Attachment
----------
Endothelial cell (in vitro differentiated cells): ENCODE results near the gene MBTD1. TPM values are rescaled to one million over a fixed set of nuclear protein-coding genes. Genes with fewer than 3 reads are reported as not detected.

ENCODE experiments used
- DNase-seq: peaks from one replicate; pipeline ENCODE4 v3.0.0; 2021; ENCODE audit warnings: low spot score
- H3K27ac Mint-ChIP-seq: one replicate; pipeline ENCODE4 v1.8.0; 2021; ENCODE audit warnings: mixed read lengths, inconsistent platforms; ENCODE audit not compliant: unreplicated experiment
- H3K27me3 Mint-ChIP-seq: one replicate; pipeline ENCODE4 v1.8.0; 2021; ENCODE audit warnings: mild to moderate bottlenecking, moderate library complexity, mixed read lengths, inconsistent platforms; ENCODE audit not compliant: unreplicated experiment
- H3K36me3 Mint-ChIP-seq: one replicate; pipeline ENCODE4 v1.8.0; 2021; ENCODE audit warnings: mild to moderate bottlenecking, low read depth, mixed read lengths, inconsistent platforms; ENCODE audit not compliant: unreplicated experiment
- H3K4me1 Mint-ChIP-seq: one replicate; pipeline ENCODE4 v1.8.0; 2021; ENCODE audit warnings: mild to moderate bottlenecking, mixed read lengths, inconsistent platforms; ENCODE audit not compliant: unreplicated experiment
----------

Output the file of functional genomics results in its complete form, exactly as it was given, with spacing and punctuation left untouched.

Endothelial cell (in vitro differentiated cells): ENCODE results near the gene MBTD1. TPM values are rescaled to one million over a fixed set of nuclear protein-coding genes. Genes with fewer than 3 reads are reported as not detected.

ENCODE experiments used
- DNase-seq: peaks from one replicate; pipeline ENCODE4 v3.0.0; 2021; ENCODE audit warnings: low spot score
- H3K27ac Mint-ChIP-seq: one replicate; pipeline ENCODE4 v1.8.0; 2021; ENCODE audit warnings: mixed read lengths, inconsistent platforms; ENCODE audit not compliant: unreplicated experiment
- H3K27me3 Mint-ChIP-seq: one replicate; pipeline ENCODE4 v1.8.0; 2021; ENCODE audit warnings: mild to moderate bottlenecking, moderate library complexity, mixed read lengths, inconsistent platforms; ENCODE audit not compliant: unreplicated experiment
- H3K36me3 Mint-ChIP-seq: one replicate; pipeline ENCODE4 v1.8.0; 2021; ENCODE audit warnings: mild to moderate bottlenecking, low read depth, mixed read lengths, inconsistent platforms; ENCODE audit not compliant: unreplicated experiment
- H3K4me1 Mint-ChIP-seq: one replicate; pipeline ENCODE4 v1.8.0; 2021; ENCODE audit warnings: mild to moderate bottlenecking, mixed read lengths, inconsistent platforms; ENCODE audit not compliant: unreplicated experiment